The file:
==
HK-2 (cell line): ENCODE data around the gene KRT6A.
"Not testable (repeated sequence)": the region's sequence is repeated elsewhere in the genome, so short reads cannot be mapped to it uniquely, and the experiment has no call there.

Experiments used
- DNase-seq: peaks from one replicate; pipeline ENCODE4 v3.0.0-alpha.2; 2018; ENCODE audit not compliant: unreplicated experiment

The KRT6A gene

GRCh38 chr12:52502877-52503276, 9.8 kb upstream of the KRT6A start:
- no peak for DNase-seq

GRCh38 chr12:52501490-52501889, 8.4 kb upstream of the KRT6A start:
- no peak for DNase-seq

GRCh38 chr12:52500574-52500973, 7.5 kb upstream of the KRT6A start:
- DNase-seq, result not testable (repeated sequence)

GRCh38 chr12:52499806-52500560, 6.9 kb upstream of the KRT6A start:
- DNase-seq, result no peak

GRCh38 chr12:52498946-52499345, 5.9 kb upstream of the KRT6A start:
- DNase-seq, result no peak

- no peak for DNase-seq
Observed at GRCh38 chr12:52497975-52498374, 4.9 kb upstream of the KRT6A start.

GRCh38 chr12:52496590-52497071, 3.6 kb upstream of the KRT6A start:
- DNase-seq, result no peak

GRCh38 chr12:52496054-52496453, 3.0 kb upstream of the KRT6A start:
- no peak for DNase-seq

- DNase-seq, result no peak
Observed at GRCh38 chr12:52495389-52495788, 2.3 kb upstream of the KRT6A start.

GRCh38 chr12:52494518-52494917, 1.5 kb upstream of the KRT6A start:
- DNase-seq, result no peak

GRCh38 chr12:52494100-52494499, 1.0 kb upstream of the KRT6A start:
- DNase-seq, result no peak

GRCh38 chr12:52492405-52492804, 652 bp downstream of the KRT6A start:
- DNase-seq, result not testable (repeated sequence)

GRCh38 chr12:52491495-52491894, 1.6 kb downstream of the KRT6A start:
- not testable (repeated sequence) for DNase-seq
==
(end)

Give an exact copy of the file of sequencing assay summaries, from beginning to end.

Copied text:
HK-2 (cell line): ENCODE data around the gene KRT6A.
"Not testable (repeated sequence)": the region's sequence is repeated elsewhere in the genome, so short reads cannot be mapped to it uniquely, and the experiment has no call there.

Experiments used
- DNase-seq: peaks from one replicate; pipeline ENCODE4 v3.0.0-alpha.2; 2018; ENCODE audit not compliant: unreplicated experiment

The KRT6A gene

GRCh38 chr12:52502877-52503276, 9.8 kb upstream of the KRT6A start:
- no peak for DNase-seq

GRCh38 chr12:52501490-52501889, 8.4 kb upstream of the KRT6A start:
- no peak for DNase-seq

GRCh38 chr12:52500574-52500973, 7.5 kb upstream of the KRT6A start:
- DNase-seq, result not testable (repeated sequence)

GRCh38 chr12:52499806-52500560, 6.9 kb upstream of the KRT6A start:
- DNase-seq, result no peak

GRCh38 chr12:52498946-52499345, 5.9 kb upstream of the KRT6A start:
- DNase-seq, result no peak

- no peak for DNase-seq
Observed at GRCh38 chr12:52497975-52498374, 4.9 kb upstream of the KRT6A start.

GRCh38 chr12:52496590-52497071, 3.6 kb upstream of the KRT6A start:
- DNase-seq, result no peak

GRCh38 chr12:52496054-52496453, 3.0 kb upstream of the KRT6A start:
- no peak for DNase-seq

- DNase-seq, result no peak
Observed at GRCh38 chr12:52495389-52495788, 2.3 kb upstream of the KRT6A start.

GRCh38 chr12:52494518-52494917, 1.5 kb upstream of the KRT6A start:
- DNase-seq, result no peak

GRCh38 chr12:52494100-52494499, 1.0 kb upstream of the KRT6A start:
- DNase-seq, result no peak

GRCh38 chr12:52492405-52492804, 652 bp downstream of the KRT6A start:
- DNase-seq, result not testable (repeated sequence)

GRCh38 chr12:52491495-52491894, 1.6 kb downstream of the KRT6A start:
- not testable (repeated sequence) for DNase-seq